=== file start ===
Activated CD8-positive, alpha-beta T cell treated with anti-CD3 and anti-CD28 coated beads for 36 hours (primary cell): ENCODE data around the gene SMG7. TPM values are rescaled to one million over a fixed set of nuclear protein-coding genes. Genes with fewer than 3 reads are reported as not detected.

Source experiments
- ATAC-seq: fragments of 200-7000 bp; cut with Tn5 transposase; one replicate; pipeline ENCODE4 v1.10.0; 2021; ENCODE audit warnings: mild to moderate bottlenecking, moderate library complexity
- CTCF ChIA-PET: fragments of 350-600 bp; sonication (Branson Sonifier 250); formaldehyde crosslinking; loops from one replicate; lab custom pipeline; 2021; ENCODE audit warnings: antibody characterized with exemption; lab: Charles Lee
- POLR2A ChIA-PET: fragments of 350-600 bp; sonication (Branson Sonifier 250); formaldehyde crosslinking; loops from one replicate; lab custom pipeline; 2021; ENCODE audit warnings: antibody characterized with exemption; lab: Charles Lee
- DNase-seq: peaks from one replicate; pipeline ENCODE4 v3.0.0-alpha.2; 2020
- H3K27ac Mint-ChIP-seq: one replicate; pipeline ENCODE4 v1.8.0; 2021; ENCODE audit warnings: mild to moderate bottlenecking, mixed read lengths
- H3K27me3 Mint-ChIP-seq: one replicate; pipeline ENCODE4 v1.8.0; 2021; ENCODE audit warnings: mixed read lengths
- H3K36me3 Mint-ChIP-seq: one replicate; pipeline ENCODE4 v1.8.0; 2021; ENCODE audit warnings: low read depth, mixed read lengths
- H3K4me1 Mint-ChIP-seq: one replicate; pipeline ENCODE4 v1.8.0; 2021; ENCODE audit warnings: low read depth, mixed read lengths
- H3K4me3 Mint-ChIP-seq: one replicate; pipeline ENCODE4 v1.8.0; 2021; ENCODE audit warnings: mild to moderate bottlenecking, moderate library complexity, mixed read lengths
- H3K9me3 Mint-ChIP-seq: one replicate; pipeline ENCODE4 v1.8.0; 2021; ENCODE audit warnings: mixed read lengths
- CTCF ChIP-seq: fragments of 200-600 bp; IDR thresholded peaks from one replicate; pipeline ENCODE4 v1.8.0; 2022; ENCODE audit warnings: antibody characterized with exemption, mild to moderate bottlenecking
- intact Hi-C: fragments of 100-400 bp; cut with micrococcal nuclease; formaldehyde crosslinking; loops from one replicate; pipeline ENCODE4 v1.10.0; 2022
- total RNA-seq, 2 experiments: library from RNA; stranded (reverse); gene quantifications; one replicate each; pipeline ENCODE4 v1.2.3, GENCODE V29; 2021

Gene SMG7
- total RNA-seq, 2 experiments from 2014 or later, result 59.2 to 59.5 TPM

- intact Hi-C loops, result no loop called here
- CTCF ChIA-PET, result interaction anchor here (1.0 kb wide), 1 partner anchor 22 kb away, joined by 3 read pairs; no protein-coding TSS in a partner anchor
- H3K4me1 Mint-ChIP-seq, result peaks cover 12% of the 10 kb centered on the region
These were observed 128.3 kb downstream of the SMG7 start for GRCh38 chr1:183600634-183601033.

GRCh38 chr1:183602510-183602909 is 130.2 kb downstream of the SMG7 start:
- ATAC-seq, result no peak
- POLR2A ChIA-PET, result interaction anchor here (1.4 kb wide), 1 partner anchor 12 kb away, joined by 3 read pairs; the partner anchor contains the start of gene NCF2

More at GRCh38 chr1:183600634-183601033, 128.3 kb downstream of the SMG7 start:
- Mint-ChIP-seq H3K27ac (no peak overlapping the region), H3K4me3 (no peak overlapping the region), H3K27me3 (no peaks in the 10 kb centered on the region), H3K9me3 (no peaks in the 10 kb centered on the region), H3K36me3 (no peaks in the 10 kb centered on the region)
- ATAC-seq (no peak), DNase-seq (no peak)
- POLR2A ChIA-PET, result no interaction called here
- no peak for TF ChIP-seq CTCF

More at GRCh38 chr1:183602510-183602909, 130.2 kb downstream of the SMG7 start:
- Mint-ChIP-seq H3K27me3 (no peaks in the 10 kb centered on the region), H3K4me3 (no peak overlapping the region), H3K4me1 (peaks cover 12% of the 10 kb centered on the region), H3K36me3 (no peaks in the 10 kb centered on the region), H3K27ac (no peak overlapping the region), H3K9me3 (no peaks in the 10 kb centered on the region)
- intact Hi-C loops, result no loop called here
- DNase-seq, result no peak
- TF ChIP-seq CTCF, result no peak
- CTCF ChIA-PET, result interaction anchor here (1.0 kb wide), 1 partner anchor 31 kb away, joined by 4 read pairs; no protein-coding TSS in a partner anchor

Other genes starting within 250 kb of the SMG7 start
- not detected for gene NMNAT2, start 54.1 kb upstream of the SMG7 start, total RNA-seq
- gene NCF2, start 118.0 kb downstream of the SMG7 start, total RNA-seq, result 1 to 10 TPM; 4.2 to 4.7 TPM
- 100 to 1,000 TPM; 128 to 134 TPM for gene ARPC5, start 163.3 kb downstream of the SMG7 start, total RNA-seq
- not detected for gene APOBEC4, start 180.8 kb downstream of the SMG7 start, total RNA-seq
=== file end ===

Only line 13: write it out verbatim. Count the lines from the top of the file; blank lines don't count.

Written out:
- CTCF ChIP-seq: fragments of 200-600 bp; IDR thresholded peaks from one replicate; pipeline ENCODE4 v1.8.0; 2022; ENCODE audit warnings: antibody characterized with exemption, mild to moderate bottlenecking